Sanofi is facing a formal investigation on manslaughter charges, due to accusations that its epilepsy drug Depakine caused birth malfunctions and slow neurological development when taken during pregnancy.

The French pharma was formally charged in February, years after evidence surfaced that the drug, sodium valproate, posed neurodevelopmental risks. Sodium valproate first hit the market in 1967 for the treatment of epilepsy and bipolar disorder, and is currently prescribed in more than 100 countries.

Days af­ter seal­ing Sanofi pact, Kymera beats a path to the Nas­daq with $100M IPO pitch

Back in March, when Kymera Therapeutics closed $102 million in Series C funding led by Biotechnology Value Fund and Redmile Group, CEO Nello Mainolfi noted the protein degradation player was “at the cusp of transitioning” into a fully integrated R&D company. Five months and a major Sanofi pact later, he’s back asking for another little push to get there.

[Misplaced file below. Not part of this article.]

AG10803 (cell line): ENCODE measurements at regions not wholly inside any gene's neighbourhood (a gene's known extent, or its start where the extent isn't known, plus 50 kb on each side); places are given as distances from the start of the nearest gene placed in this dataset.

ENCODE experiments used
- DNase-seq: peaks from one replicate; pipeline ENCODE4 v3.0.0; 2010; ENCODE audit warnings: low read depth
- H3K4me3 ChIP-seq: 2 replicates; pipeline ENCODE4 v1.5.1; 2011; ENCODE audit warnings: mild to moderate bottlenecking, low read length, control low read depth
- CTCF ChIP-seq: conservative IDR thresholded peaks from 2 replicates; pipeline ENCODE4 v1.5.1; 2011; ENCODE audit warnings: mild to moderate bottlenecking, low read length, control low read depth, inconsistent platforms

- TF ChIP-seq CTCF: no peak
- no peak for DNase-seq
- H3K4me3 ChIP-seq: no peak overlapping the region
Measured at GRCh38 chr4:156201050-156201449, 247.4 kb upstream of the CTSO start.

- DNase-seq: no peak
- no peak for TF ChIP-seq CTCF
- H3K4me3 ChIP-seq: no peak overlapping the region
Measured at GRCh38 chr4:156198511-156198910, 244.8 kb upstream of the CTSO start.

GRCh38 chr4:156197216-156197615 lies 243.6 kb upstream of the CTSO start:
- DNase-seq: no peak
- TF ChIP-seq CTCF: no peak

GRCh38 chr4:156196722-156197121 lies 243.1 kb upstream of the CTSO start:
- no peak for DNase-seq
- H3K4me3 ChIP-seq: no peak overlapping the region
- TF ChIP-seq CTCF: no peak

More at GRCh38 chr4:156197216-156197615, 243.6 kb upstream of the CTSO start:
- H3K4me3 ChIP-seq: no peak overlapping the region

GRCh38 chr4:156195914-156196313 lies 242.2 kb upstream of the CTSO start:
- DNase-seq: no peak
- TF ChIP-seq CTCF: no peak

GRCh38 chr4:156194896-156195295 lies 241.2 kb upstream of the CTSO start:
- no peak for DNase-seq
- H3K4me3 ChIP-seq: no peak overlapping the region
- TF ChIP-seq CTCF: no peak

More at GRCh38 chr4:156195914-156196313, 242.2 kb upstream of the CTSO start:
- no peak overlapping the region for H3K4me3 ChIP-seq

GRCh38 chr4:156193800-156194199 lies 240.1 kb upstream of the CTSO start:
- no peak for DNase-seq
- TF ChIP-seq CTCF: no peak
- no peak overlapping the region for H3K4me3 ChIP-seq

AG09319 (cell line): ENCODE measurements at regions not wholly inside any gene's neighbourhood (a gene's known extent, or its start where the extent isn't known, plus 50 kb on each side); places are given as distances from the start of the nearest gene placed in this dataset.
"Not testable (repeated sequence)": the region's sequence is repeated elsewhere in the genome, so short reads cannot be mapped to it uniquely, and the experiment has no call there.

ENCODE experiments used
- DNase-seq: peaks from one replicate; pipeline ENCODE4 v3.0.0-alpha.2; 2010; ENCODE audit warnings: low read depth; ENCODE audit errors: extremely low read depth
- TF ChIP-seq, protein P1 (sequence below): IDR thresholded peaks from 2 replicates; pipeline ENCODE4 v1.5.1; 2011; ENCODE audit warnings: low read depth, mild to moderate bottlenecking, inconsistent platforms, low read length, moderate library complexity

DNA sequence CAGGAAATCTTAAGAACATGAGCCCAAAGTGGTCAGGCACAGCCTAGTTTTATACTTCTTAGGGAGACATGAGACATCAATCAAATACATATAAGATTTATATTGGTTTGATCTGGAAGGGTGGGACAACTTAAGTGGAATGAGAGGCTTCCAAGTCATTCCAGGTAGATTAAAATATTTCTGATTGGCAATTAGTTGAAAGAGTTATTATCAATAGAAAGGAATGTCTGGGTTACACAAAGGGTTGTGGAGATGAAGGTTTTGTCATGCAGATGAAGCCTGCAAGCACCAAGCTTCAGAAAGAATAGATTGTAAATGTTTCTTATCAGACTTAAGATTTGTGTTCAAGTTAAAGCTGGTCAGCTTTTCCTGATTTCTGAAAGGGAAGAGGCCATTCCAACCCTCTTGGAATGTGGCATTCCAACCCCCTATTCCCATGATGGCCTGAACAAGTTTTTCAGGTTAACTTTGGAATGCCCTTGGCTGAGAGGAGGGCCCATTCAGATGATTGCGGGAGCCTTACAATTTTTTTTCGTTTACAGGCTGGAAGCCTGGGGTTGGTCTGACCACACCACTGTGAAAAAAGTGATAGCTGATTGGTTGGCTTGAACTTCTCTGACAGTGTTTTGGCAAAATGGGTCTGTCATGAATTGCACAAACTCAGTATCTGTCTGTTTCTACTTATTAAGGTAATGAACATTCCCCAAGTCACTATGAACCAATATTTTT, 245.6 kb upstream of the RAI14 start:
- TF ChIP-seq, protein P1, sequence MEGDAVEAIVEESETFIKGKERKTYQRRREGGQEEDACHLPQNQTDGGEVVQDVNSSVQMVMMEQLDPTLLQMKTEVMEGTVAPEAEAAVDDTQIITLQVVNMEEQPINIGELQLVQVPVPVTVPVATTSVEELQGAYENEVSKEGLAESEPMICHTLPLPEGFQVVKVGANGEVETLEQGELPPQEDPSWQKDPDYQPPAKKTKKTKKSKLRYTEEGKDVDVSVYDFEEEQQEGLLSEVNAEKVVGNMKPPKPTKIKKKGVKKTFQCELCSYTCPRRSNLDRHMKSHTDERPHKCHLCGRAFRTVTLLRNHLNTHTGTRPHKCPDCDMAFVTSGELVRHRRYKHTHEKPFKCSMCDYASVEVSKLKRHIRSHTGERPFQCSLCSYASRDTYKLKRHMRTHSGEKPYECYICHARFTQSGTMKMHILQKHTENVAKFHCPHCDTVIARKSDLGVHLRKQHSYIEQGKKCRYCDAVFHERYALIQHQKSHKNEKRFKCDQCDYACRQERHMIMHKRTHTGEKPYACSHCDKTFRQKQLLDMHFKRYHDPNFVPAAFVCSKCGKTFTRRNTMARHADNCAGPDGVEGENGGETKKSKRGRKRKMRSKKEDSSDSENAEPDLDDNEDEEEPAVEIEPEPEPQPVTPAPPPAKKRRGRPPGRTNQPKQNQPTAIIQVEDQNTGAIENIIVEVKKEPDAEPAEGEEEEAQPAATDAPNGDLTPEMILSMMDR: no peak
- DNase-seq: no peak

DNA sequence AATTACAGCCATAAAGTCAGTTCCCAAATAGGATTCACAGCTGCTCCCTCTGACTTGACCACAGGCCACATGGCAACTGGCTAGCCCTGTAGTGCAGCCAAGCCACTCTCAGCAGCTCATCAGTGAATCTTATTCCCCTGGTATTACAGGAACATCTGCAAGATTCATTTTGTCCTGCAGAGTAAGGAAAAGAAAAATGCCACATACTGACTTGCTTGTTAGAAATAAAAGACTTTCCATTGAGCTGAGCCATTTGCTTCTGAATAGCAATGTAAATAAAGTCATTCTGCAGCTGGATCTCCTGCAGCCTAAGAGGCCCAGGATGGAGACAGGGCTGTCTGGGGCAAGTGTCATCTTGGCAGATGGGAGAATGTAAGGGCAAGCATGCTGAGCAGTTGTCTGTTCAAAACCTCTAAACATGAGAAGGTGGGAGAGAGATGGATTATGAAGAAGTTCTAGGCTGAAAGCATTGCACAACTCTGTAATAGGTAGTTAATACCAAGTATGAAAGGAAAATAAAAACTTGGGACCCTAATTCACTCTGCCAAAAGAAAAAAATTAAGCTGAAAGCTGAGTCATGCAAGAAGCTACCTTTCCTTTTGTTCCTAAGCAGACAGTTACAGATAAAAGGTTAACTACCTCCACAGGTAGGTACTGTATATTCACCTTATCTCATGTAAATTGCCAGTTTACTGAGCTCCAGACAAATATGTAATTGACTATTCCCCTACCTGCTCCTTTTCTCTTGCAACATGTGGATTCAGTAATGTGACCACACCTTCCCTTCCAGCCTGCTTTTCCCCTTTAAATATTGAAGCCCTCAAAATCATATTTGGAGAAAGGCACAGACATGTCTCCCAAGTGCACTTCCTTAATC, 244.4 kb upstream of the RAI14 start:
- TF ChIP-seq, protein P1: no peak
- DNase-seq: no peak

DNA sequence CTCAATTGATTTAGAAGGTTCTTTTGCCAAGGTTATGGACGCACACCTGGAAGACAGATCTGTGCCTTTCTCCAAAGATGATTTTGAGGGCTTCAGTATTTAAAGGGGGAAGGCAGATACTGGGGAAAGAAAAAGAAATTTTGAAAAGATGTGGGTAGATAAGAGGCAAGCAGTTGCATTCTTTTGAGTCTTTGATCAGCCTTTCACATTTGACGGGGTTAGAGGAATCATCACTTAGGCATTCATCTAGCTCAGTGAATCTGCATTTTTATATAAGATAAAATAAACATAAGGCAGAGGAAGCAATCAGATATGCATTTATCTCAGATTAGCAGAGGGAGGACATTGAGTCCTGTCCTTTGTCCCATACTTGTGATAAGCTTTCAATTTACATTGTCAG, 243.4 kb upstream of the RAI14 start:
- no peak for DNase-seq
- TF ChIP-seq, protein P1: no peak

Kymera has penciled in $100 million in its first IPO pitch — although given the public market’s seemingly insatiable appetite for biotechs these days the final figure is anyone’s guess.

CymaBay flash­es pos­i­tive re­sults from the tri­al they have to re­launch

Two weeks after the FDA lifted its clinical hold on their lead drug, CymaBay said it showed positive results in an aborted Phase III trial.

The drug, a small molecule known as seladelpar, had been in development for three different liver conditions before an independent review of a NASH study last year showed that it might actually be damaging patient’s liver cells. The FDA slapped a clinical hold across all three trials, only lifting it last month when an FDA review determined that the drug hadn’t caused liver damage.

Covid-19 roundup: Eli Lil­ly retro­fits RVs for first-of-its-kind an­ti­body tri­al with NIH; Am­gen, Ab­b­Vie, Take­da team on a drug